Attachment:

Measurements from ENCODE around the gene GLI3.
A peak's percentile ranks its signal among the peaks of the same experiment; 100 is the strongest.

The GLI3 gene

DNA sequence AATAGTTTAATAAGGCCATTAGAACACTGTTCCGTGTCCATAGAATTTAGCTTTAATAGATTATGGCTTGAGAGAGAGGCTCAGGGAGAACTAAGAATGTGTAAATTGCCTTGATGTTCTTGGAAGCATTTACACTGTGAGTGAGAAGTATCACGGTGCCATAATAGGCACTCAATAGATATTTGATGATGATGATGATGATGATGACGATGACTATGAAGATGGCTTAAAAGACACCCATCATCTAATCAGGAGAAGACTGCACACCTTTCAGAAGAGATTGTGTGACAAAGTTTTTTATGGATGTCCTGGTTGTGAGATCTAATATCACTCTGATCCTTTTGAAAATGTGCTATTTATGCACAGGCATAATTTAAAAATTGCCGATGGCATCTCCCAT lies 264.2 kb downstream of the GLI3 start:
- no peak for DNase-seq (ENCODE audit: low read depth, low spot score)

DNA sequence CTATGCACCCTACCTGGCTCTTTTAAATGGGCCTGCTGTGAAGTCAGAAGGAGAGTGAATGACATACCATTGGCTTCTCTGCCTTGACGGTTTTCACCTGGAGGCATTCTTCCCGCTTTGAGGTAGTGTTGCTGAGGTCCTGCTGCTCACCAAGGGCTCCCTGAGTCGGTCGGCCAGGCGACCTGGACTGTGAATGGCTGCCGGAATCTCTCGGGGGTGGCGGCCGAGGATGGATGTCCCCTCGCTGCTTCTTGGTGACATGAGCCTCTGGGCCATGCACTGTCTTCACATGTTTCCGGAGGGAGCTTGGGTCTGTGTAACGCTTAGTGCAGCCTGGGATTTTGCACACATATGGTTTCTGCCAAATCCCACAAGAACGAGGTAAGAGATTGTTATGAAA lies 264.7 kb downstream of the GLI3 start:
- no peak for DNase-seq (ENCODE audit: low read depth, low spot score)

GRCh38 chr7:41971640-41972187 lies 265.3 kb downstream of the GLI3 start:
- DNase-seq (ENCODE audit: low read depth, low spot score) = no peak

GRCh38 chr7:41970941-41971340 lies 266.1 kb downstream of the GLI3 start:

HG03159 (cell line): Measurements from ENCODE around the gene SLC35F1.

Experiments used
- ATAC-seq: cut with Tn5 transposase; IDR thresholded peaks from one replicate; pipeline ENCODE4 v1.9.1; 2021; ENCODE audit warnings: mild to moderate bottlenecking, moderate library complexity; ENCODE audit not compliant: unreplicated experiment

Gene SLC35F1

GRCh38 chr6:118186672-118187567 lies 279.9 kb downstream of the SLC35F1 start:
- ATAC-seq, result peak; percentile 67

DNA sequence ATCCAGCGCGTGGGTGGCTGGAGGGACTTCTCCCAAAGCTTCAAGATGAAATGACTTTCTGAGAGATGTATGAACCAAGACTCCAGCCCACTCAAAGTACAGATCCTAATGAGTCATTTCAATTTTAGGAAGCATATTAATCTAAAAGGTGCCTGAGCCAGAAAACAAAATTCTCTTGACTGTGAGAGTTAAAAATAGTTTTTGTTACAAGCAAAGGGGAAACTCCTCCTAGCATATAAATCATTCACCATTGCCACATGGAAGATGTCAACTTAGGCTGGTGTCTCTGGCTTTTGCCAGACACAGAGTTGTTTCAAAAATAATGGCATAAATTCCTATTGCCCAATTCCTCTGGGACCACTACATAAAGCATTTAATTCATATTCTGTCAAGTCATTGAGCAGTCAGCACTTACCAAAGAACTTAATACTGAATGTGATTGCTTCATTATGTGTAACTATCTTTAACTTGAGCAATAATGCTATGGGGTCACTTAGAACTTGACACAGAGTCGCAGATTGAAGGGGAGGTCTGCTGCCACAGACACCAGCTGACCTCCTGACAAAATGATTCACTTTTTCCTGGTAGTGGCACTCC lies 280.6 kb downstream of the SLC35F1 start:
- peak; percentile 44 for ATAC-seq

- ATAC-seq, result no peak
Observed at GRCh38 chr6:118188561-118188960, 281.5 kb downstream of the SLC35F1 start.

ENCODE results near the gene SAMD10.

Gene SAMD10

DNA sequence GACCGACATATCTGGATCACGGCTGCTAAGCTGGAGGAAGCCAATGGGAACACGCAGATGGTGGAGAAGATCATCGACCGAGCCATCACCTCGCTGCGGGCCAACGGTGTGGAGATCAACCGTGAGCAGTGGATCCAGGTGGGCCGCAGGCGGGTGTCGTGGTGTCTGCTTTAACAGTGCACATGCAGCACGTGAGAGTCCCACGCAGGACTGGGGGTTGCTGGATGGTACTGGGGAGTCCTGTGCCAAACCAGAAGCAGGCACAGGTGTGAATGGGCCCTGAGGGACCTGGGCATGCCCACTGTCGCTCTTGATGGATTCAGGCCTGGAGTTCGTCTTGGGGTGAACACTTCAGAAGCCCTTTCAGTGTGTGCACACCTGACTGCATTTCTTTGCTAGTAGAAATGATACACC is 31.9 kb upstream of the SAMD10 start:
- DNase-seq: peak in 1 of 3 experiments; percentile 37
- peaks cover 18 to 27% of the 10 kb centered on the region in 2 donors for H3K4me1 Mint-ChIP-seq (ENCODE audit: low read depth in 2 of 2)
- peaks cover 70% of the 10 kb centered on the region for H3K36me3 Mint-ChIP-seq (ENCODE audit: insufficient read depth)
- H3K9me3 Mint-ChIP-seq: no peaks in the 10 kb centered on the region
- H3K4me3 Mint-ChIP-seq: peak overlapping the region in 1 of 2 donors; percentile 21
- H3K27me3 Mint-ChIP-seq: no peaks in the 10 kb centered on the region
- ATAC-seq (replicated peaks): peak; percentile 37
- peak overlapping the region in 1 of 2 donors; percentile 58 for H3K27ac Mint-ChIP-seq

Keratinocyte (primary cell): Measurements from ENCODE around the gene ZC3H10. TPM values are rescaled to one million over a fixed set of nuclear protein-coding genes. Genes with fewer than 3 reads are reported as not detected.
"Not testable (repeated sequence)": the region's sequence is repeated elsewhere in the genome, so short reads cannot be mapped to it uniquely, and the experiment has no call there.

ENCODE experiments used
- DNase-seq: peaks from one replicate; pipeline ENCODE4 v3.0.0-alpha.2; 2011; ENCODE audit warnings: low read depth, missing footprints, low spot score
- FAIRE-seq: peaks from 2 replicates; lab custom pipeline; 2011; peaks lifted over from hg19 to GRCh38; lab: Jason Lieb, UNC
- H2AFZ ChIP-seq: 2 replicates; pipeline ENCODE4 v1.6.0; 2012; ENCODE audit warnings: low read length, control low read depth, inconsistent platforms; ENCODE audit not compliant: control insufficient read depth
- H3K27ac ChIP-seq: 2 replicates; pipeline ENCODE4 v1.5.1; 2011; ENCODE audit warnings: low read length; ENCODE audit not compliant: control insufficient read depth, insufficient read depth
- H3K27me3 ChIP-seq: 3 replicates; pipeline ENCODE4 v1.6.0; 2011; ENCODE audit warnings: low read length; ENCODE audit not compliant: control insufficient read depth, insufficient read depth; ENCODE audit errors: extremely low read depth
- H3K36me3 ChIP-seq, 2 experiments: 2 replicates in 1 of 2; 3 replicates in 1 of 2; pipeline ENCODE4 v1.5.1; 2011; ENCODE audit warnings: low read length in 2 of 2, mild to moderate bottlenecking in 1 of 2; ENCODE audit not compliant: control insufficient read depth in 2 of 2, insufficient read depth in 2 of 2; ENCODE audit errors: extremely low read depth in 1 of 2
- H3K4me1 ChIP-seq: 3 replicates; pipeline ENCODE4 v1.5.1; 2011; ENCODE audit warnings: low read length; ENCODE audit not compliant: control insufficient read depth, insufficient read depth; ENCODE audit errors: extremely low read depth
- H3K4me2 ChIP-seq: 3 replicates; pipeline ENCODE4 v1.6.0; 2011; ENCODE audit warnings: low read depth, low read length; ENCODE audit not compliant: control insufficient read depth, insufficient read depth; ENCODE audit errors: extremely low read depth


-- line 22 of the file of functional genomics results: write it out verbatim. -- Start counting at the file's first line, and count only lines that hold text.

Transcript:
Gene SAMD10